Does total knee joint replacement with the soft tissue balancing surgical technique maintain the natural joint line?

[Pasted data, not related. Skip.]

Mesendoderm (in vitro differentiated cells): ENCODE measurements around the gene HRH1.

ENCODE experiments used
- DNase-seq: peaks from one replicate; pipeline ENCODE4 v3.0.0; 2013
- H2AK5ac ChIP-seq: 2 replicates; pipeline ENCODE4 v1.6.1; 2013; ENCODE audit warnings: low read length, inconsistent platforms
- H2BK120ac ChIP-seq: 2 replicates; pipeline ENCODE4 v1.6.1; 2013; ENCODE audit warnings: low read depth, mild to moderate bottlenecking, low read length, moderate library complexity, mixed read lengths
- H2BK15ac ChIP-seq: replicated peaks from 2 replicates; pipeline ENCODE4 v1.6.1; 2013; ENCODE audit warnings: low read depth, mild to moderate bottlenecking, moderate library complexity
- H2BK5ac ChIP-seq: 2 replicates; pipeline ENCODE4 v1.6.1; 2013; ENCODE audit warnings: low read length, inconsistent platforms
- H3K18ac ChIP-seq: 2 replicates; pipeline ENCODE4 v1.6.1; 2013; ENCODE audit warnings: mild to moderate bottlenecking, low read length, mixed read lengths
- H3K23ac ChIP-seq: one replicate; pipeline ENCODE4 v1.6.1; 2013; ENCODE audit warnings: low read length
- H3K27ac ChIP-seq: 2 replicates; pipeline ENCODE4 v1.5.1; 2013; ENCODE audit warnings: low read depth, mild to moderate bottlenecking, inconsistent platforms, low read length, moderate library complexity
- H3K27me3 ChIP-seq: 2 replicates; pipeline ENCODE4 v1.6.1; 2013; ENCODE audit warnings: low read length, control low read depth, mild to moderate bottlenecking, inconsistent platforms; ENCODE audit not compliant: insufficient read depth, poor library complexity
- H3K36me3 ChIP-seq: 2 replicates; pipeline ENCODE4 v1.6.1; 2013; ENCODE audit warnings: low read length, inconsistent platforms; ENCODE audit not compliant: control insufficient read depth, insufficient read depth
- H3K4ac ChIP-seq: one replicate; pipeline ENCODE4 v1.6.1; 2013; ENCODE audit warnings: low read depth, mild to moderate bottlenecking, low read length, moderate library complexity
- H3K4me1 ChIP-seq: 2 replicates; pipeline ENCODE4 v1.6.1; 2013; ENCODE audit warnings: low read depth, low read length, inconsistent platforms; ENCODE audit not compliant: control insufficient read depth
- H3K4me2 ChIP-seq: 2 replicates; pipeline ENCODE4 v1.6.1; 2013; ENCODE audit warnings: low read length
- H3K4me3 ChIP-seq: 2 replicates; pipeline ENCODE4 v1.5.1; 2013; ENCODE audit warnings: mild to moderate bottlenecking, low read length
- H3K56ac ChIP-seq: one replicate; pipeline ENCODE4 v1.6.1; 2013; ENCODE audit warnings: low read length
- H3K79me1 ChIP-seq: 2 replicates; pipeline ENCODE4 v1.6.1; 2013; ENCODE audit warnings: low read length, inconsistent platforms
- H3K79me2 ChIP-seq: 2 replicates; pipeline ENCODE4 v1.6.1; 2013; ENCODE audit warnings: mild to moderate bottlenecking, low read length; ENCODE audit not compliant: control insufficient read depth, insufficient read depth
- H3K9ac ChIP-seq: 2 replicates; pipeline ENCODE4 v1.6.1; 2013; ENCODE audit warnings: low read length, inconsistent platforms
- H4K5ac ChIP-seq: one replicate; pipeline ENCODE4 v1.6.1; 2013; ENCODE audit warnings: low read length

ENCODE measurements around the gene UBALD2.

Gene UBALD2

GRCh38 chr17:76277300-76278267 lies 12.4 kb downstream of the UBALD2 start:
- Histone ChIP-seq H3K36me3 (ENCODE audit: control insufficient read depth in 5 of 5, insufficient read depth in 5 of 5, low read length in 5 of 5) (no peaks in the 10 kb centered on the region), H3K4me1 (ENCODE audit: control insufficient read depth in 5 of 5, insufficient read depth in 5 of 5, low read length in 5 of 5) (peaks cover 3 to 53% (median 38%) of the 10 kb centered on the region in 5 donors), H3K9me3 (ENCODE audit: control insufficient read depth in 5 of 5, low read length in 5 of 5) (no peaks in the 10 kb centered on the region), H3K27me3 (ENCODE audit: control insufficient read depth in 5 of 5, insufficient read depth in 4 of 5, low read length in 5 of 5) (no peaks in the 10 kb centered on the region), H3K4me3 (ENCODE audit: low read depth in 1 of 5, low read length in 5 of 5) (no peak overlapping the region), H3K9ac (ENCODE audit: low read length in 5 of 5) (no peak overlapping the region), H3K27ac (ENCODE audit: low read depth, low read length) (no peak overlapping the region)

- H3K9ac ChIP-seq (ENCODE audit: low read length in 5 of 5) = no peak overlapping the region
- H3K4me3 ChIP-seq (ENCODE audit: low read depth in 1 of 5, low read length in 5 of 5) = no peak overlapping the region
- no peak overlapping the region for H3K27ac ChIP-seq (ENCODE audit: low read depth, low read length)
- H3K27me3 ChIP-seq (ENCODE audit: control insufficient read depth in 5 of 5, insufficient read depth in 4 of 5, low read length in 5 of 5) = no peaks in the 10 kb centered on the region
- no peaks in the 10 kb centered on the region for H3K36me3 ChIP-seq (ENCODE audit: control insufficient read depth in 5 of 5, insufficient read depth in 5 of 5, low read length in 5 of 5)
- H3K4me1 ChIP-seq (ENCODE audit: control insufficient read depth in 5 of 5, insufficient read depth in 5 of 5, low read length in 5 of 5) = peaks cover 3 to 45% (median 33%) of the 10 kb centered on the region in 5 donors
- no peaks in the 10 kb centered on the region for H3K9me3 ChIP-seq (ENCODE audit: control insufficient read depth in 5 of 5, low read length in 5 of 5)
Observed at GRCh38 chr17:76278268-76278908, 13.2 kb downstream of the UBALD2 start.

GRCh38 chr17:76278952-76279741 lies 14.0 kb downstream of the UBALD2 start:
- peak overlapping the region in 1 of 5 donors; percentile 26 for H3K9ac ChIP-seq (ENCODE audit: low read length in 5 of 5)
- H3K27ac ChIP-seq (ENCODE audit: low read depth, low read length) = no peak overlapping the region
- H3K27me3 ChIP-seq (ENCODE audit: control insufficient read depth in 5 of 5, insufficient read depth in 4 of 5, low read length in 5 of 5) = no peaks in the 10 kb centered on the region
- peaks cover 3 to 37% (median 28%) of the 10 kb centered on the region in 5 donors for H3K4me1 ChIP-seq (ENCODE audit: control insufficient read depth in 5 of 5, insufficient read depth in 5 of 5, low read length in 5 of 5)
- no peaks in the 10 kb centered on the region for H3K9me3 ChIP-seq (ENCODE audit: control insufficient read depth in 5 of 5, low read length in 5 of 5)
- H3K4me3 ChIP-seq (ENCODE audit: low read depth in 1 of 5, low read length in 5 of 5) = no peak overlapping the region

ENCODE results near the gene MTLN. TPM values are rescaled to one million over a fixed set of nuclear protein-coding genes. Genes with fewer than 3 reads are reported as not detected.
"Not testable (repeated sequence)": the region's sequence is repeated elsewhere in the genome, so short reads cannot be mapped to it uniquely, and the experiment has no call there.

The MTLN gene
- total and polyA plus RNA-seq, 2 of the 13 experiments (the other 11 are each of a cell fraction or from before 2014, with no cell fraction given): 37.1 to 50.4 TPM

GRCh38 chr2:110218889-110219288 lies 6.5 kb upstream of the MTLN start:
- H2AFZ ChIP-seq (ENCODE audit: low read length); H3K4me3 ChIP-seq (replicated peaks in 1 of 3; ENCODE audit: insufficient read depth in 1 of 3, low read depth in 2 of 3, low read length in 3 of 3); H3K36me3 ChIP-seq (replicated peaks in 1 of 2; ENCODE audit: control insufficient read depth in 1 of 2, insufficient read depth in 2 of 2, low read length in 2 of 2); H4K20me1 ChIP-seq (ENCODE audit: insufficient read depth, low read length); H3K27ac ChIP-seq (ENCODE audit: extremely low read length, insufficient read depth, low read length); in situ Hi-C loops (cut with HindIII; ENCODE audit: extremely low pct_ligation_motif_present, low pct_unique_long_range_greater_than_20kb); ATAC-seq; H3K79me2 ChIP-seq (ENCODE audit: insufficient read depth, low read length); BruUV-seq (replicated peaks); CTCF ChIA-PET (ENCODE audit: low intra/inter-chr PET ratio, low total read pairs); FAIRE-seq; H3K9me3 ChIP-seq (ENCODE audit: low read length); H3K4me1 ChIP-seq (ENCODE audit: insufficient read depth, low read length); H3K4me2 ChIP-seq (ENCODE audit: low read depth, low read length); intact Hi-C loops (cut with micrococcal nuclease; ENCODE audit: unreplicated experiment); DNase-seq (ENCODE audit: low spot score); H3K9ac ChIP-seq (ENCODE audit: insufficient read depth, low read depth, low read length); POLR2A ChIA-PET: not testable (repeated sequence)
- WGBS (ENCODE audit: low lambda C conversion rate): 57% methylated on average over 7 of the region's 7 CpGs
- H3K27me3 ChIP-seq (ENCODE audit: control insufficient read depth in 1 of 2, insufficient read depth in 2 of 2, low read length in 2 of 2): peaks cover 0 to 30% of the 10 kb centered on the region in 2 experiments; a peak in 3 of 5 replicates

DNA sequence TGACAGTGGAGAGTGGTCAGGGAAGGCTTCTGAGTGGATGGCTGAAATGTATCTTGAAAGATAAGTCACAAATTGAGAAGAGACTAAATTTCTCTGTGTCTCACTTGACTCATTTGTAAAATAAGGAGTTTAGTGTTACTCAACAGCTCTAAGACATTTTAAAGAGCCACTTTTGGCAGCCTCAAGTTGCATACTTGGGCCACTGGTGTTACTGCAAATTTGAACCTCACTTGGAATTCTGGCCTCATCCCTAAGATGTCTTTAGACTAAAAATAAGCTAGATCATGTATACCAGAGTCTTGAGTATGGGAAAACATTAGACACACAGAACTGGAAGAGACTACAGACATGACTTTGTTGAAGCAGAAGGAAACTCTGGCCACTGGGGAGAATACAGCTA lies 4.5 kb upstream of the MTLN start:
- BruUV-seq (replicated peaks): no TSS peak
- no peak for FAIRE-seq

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IntroductionThe outcomes of 106 total knee arthroplasties implanted using a soft tissue balancing surgical technique at one surgical centre were used to assess the accuracy maintaining the knee's original joint line (JL). The aim of the study was to determine whether there is a shift of the presumed joint line after surgery.Materials and methodsPreoperative and post-operative radiographs were compared to determine any changes in the articulation height. The preoperative distance of the fibular head to the natural joint line was measured and compared with the post-operative measurement of the fibular head to the femoral articulation line (measured on the radiograph and defined as Rxmm). Based on the actual medio-lateral dimension of the tibial metal back, the measured difference (RXmm) could be converted into true distances (in mm). The Blackburn-Peel index was assessed as an additional outcome prior to and following surgery.ResultsPreoperatively, the average distance from the fibular head to the joint line was 15.1 Rxmm (SD 4.3) while the post-surgical distance was 15.5 Rxmm (SD 5.6). The average deviation of the post-surgical JL in relation to the original JL amounted to 0.4 Rxmm (SD 3.7). The average deviation of the joint line converted into the true distance was −0.3 mm (with a range of −5.9 mm in distal direction to + 8.3 mm in the proximal direction). Valgus position appeared to generate rather a shift in proximal direction whereas varus deformity favours a shift in distal direction. Seven patients exhibited a deviation of more than 5 mm in either the distal or proximal direction. All of the patients of this subgroup had a preoperative anatomical abnormality including a severe malalignment, serious bone destruction or had previously undergone a high tibial osteotomy.ConclusionAn exact reconstruction of the natural Joint Line is achievable when using the described soft tissue balancing surgical technique with the posterior cruciate ligament (PCL) retaining prosthesis design used in this series.

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